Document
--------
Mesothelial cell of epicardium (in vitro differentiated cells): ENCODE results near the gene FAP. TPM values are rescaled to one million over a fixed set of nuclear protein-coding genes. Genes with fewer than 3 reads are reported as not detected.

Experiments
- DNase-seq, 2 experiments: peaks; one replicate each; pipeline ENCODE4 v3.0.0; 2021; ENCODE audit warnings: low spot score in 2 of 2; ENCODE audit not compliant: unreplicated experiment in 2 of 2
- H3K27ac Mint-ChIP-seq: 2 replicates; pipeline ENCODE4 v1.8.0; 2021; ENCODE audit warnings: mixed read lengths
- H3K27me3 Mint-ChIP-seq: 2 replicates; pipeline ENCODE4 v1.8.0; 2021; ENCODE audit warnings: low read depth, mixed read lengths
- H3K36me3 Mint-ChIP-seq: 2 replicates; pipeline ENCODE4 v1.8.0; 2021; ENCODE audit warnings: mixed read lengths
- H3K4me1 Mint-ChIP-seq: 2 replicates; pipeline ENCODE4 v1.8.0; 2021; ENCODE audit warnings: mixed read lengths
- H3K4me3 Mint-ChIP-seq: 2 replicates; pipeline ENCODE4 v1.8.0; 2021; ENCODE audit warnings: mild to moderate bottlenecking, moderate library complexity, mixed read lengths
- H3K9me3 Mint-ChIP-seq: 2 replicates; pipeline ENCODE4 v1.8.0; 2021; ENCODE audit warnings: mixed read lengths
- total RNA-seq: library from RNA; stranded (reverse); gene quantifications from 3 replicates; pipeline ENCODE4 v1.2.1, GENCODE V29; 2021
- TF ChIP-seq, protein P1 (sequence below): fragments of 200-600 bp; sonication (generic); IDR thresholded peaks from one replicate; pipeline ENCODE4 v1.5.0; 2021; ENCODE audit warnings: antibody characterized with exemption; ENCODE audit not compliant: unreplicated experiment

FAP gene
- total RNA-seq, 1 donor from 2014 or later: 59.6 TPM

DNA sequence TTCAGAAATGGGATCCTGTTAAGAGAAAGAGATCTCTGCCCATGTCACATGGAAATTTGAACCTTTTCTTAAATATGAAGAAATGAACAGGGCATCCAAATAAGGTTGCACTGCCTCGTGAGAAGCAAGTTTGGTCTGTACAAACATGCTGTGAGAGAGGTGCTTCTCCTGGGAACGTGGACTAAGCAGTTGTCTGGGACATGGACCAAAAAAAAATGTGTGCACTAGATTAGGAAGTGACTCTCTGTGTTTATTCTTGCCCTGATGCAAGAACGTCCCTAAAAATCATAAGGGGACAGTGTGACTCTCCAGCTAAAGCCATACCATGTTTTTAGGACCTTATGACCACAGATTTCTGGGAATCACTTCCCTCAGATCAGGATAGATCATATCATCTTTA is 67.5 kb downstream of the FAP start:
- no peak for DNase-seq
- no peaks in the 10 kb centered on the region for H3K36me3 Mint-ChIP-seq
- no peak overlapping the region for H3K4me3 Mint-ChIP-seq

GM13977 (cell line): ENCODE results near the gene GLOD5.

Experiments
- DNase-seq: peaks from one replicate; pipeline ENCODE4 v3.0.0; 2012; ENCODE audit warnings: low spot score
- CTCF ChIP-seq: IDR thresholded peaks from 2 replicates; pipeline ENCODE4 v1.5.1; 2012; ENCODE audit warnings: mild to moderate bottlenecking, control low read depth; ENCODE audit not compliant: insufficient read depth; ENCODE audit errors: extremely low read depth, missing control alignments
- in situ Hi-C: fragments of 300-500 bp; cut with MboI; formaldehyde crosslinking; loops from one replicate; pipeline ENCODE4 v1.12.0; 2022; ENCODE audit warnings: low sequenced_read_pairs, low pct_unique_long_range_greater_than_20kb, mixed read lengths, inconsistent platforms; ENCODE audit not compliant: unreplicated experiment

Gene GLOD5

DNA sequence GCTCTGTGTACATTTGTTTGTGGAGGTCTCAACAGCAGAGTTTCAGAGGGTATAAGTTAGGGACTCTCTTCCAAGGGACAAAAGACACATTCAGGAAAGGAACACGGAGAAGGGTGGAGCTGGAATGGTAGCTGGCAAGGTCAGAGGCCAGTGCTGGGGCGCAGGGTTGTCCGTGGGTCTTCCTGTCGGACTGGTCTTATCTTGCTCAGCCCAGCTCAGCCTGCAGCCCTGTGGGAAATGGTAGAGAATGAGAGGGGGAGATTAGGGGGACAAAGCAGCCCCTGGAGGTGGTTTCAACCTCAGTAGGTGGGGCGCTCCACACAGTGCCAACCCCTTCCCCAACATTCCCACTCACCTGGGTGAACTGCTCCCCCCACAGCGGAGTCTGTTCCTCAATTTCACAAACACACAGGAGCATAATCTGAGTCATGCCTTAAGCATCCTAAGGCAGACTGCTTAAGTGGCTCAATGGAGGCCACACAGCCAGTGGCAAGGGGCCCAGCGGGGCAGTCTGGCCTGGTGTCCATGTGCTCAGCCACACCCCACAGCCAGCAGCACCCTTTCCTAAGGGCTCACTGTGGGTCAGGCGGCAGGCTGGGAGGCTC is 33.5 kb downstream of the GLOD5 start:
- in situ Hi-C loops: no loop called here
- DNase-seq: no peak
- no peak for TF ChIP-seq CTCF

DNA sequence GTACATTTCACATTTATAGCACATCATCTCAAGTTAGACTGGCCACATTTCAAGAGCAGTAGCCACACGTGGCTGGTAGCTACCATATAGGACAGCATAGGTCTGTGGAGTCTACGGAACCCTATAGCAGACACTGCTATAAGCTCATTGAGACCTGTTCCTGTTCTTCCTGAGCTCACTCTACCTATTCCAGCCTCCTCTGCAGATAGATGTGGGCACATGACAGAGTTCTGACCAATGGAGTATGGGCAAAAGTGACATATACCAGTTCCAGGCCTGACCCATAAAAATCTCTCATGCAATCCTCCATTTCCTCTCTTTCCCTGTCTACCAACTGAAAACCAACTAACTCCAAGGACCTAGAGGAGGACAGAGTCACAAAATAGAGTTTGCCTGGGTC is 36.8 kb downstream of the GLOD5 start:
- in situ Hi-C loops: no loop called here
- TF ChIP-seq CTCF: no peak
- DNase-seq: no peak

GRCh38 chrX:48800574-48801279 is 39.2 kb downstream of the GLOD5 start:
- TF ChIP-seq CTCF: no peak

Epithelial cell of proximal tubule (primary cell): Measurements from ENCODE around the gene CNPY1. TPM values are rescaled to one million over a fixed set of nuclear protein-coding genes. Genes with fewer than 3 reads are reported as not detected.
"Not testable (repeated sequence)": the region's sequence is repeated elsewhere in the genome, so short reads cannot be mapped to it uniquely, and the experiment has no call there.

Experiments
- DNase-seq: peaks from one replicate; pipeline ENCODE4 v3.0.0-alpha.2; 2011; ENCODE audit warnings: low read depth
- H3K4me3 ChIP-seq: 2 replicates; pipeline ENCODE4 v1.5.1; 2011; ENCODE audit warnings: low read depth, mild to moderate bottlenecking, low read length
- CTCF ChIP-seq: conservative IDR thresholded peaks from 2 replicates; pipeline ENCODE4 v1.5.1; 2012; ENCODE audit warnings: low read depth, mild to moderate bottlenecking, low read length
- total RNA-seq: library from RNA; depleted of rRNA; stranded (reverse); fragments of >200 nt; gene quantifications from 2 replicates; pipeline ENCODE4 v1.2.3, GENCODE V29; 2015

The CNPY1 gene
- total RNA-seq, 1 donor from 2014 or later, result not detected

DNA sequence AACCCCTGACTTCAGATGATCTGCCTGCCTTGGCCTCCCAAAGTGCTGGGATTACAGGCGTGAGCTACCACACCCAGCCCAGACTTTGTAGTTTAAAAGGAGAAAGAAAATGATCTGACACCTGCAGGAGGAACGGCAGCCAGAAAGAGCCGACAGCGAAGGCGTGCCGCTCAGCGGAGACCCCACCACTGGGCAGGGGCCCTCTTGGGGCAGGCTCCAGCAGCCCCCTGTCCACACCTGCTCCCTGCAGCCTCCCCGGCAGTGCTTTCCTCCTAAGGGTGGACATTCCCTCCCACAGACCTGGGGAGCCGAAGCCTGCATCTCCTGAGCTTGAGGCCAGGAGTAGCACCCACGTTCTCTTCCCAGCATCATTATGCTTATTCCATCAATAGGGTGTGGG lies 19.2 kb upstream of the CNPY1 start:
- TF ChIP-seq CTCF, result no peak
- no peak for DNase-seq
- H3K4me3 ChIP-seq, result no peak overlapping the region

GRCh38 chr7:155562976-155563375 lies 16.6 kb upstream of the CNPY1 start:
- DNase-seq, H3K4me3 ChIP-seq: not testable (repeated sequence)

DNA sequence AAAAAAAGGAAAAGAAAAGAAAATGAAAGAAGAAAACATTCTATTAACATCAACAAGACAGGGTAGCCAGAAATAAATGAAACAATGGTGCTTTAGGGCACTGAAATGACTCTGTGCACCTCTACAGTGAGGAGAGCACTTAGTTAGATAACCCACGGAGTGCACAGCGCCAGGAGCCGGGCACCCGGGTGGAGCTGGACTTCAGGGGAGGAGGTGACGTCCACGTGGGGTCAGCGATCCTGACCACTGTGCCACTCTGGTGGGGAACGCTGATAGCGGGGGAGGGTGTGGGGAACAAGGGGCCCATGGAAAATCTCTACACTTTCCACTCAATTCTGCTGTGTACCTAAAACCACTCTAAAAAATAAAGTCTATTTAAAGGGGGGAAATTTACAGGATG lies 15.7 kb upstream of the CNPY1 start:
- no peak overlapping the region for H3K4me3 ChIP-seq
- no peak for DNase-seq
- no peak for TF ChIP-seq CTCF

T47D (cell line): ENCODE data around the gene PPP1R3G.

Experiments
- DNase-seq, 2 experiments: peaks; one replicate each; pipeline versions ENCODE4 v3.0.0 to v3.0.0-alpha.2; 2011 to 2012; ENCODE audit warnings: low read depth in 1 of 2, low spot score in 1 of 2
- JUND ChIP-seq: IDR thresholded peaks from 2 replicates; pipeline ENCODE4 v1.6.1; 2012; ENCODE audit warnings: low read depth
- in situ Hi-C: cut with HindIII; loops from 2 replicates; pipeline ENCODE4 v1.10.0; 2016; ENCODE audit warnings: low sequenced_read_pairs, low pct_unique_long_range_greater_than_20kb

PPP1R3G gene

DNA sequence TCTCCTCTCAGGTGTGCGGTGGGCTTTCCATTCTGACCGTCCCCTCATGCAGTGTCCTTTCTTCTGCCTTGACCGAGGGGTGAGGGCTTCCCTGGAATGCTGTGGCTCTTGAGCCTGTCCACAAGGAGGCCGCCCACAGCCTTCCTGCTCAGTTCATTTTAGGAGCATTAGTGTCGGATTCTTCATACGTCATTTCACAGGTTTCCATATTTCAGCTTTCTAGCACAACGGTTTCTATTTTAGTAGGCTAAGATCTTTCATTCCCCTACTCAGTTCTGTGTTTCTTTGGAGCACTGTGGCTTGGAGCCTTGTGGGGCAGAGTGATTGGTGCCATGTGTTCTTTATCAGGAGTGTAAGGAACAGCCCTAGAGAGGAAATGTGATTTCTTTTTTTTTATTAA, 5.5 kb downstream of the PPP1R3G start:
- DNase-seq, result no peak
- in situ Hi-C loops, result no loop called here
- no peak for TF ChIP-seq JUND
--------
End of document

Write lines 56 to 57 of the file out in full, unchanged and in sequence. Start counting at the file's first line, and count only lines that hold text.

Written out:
- JUND ChIP-seq: IDR thresholded peaks from 2 replicates; pipeline ENCODE4 v1.6.1; 2012; ENCODE audit warnings: low read depth
- in situ Hi-C: cut with HindIII; loops from 2 replicates; pipeline ENCODE4 v1.10.0; 2016; ENCODE audit warnings: low sequenced_read_pairs, low pct_unique_long_range_greater_than_20kb